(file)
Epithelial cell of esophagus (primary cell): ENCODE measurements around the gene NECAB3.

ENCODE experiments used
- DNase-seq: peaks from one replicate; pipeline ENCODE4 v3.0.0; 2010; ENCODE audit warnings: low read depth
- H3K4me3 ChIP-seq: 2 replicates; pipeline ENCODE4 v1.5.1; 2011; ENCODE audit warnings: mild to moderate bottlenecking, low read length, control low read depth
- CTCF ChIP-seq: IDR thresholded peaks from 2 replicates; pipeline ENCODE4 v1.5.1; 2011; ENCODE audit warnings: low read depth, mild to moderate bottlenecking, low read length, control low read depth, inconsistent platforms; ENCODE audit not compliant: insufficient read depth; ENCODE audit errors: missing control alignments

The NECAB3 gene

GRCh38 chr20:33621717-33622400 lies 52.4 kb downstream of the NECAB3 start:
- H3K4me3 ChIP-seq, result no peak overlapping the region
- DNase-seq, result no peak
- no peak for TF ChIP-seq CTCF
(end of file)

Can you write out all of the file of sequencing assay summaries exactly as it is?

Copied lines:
Epithelial cell of esophagus (primary cell): ENCODE measurements around the gene NECAB3.

ENCODE experiments used
- DNase-seq: peaks from one replicate; pipeline ENCODE4 v3.0.0; 2010; ENCODE audit warnings: low read depth
- H3K4me3 ChIP-seq: 2 replicates; pipeline ENCODE4 v1.5.1; 2011; ENCODE audit warnings: mild to moderate bottlenecking, low read length, control low read depth
- CTCF ChIP-seq: IDR thresholded peaks from 2 replicates; pipeline ENCODE4 v1.5.1; 2011; ENCODE audit warnings: low read depth, mild to moderate bottlenecking, low read length, control low read depth, inconsistent platforms; ENCODE audit not compliant: insufficient read depth; ENCODE audit errors: missing control alignments

The NECAB3 gene

GRCh38 chr20:33621717-33622400 lies 52.4 kb downstream of the NECAB3 start:
- H3K4me3 ChIP-seq, result no peak overlapping the region
- DNase-seq, result no peak
- no peak for TF ChIP-seq CTCF